So here’s the plan. I turn 25 on August 11, coincidentally my last day of work at camp. On August 13 I’m flying to Reno, NV for a quick thru-hike of the Tahoe Rim Trail. I had no plans to do this until that super high energy period post-AZT I mentioned. I booked the trip and made the plans on a total impulse. Somewhat in reaction to cutting my AZT hike short, but also just because I miss California so fucking much. Even for just 170 miles and 5-7 days, it’ll mean so much to be back in the Sierra. I’m excited about the whole trail, but I know the West shore section that is shared with the PCT will be incredibly special. Touching that dirt again will mean the world to me. A bonus of this trip is that one of my best and oldest friends recently moved to Lake Tahoe full time. I’ll be able to hang out with him and see the new life he’s building for himself out there. It’s so rewarding at my age to see my friends laying roots and doing new exciting things. Hopefully we’ll get some mountain biking and hiking together in, but regardless I’ll just be happy to chill with one of my favorite people again. My buddy Bones from the PCT/AZT is also out there in the area, hoping to get some miles in with him on the TRT, or at least see him for a bit. Seeing old friends is important.

I’ll get back to MD from the Tahoe trip on August 22. The plan is to take a week to relax, ground myself, and prepare for a 1000ish mile hike on my home trail, the AT. I’m hoping to hike from Harpers Ferry, WV SOBO to the southern terminus at Springer Mountain, GA. Why hit the AT again having already hiked it three years ago? Why the hell not. I love that trail so much. I have more of a real, emotional connection to those mountains than any others. They did so much for me in 2016 on that first thru-hike, I’ve got a feeling they’re ready to do a lot for me again. Those old hills are calling me again, and that’s a call I will probably never deny for the rest of my life. I should be done with that half-a-thru-hike by early October. I’ll spend a few weeks back home helping out my dad post-knee-surgery and just generally relaxing. Maybe I’ll pick up some work for those weeks but that’s a decision I won’t make until I’m back. Not worried about it right now.

On October 29 I’ll be flying to Los Angeles but I won’t be staying long. Just a few days to see my sister and a few other LA friends and also break up my trip to New Zealand. I’ll fly from LA to Auckland on November 1 where my biggest thru-hike of 2019 will be. I’m going to be hiking Te Araroa, 3000 km from the tip of the north island to the tip of the south island over the winter (er, summer). I am so damn stoked for this. It’ll be the wildest, unexpected and different thru-hike of my career and I am just so ready for that. The challenge, the people I’ll meet, the culture I’ll experience, and of course the mountains I’ll trek. I can’t really anticipate what it’ll be like very much, but that’s a good thing. The discoveries that come with every day are the best part of any hike. I can only hope that Te Araroa will bring me new surprises every day, helping me to grow as a hiker, and a person.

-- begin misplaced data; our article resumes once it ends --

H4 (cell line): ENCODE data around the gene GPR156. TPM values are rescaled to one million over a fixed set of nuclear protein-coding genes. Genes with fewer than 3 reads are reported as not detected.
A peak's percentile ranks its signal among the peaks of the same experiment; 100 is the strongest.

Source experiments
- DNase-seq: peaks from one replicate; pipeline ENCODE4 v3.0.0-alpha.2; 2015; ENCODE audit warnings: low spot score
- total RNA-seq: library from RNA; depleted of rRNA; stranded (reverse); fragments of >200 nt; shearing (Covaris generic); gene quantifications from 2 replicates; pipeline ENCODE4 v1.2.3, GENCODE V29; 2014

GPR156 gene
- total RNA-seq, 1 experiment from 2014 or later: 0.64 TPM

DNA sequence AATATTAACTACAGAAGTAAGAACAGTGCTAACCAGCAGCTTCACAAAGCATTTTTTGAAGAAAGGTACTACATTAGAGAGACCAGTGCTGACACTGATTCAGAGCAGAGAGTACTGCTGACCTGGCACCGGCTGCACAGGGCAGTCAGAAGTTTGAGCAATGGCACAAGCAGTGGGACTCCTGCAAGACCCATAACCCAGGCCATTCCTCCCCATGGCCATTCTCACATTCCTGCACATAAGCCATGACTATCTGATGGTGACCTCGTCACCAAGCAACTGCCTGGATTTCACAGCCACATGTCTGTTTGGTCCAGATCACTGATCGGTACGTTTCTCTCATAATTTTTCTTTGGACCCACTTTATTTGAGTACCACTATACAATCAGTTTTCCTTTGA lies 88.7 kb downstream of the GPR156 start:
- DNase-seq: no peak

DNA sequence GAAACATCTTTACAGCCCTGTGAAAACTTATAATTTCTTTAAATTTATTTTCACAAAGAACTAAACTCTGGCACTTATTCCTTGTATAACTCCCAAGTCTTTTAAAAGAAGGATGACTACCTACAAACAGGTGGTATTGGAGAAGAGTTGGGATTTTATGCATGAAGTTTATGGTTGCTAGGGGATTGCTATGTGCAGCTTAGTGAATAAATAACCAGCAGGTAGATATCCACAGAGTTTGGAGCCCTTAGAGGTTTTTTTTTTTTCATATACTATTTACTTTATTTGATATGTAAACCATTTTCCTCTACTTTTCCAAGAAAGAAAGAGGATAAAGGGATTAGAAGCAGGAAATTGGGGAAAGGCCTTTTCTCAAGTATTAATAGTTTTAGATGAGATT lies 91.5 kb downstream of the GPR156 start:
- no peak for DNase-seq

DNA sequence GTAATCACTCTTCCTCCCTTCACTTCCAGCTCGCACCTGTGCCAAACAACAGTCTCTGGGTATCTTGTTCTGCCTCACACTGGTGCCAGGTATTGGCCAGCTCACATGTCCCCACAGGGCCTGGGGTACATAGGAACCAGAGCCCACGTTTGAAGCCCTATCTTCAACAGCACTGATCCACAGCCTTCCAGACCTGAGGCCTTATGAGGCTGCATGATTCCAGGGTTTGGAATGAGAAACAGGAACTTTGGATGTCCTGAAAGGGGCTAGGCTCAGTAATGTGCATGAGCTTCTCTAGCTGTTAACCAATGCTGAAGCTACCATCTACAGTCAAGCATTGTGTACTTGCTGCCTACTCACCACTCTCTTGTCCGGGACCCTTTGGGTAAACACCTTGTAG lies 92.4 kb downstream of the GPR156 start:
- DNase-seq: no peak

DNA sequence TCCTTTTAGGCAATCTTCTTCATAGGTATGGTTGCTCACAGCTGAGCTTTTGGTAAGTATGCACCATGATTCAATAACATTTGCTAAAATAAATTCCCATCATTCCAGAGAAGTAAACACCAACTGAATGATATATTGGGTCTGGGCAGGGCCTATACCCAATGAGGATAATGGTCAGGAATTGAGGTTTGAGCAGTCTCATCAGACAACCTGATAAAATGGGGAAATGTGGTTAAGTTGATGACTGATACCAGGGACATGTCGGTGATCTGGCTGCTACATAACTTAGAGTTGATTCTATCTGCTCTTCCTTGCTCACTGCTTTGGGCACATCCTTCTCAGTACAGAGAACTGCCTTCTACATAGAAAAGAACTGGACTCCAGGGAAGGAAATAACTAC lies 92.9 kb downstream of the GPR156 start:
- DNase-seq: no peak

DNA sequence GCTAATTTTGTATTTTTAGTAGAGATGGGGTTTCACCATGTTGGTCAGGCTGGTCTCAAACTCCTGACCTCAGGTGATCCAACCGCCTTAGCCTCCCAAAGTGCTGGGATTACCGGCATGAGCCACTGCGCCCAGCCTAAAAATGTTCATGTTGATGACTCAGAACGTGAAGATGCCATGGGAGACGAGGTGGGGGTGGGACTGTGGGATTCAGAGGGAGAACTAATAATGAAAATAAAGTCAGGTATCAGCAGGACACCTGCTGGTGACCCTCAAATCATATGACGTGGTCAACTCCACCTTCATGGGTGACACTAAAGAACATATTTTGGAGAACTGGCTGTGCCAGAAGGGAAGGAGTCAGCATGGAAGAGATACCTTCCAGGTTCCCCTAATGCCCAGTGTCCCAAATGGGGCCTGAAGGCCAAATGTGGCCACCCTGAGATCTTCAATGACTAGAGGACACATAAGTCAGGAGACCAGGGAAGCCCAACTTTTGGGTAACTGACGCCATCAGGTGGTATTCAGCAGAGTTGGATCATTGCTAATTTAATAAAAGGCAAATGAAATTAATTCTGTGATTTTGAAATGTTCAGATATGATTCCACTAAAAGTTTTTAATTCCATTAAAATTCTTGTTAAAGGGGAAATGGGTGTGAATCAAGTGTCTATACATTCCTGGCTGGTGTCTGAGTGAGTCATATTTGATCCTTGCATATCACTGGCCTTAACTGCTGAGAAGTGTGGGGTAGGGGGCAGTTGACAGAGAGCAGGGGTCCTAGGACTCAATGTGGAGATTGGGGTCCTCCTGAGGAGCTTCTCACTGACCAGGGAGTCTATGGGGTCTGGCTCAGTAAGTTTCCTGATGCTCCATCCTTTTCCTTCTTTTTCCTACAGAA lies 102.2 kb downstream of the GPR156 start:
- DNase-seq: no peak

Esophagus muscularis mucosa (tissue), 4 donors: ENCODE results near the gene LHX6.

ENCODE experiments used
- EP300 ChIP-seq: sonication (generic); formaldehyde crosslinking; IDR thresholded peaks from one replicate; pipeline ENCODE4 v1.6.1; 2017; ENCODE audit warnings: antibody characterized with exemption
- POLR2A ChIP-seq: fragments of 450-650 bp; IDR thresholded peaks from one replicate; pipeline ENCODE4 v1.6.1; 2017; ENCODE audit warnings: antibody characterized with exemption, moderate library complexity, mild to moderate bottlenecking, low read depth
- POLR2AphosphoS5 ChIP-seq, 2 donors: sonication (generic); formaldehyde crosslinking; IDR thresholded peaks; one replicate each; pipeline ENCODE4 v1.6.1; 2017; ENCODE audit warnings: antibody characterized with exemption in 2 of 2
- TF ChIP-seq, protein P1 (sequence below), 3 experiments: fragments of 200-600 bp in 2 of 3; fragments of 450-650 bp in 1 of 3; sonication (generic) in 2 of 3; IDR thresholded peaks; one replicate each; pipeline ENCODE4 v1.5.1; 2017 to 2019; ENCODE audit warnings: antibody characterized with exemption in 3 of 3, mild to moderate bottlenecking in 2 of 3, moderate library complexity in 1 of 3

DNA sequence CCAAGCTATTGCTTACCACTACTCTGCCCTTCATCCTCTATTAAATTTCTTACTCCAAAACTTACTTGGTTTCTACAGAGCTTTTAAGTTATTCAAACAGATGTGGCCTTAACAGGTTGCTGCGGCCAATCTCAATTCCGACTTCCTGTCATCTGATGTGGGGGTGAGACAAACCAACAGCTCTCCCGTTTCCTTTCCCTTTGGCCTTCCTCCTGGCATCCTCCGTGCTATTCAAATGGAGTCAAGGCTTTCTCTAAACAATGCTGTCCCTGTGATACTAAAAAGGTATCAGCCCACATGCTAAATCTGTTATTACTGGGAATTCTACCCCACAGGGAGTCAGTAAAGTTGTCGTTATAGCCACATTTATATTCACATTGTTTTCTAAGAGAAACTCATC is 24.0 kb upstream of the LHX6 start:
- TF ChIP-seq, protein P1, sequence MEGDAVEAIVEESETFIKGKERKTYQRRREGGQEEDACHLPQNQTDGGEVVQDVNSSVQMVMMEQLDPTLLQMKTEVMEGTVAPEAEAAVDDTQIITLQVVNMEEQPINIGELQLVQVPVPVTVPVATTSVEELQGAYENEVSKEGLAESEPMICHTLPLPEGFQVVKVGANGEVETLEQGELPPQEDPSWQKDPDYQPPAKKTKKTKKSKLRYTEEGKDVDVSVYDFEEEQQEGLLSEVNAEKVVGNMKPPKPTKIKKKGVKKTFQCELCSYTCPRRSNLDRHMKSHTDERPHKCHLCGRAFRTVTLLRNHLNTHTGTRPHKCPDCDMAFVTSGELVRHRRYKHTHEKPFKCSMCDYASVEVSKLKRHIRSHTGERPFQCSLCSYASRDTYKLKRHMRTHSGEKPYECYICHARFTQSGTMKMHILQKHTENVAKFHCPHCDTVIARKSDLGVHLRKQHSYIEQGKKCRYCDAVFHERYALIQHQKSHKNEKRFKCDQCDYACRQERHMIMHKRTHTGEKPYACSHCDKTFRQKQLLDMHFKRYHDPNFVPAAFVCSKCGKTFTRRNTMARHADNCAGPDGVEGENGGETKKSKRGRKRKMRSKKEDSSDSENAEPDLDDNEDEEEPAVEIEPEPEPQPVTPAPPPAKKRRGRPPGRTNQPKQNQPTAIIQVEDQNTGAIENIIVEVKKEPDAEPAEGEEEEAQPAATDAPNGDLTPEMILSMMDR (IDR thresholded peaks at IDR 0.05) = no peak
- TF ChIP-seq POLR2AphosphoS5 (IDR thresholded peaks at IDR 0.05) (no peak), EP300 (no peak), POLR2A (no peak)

My plans become much more tentative when I return stateside sometime in early 2020. Right now I think I’ll go for the northern half of the AT to finish a weird multi-season flip-flop of the trail, hopefully around June 2020. If I’m still feeling it, I’ll head right over to Montana for a Continental Divide Trail SOBO.

Honestly though who knows. If there’s one burden I want to save myself from going into what will be my 26th year, it is that of expectations. I have grown quite weary of my tendency to generate fantasies and detailed thoughts of how something might turn out. It has been a part of the way my brain functions for as long as I can remember, and even thru-hiking has not been immune to it. I’m tired of it and ready to try better to just be. Earlier tonight a co-worker asked me if I’m excited to hike again. I thought for a second and responded as honestly as I could. I told him I’m not really excited to hike. Not actively at least. I don’t spend big chunks of every day imagining what I may discover once I hit trail again. I’m not eagerly talking to everyone in my life about my upcoming hiking plans. But I do know that I need trail right now. And so in that way, I am comforted in knowing I’ll be back on it soon. It sounds almost silly like I’m running away from things, neglecting to deal with some shit I have no excuse to not deal with anymore. But I just know that all that shit isn’t going to bother me when I’m out there. That’s how I know I need it. I know what it feels like to live out there. I know the calmness of it, the quietness it elicits within my head. It is exactly what I need right now, and it has never let me down. So I’m ready to be out there. With no clue of how it’ll go specifically or what it may bring, I’m just ready to be walking a lot every day and sleeping outside every night. Through all the shit and confusion and cringes of the months since I ended my last journey, I still feel so intensely that going backpacking is just what I was made to do. Nothing has ever come close to fitting me as it has. There’s a problematic statement if I’ve ever written one. Right now I could give a shit.

Einstein 🤙Comment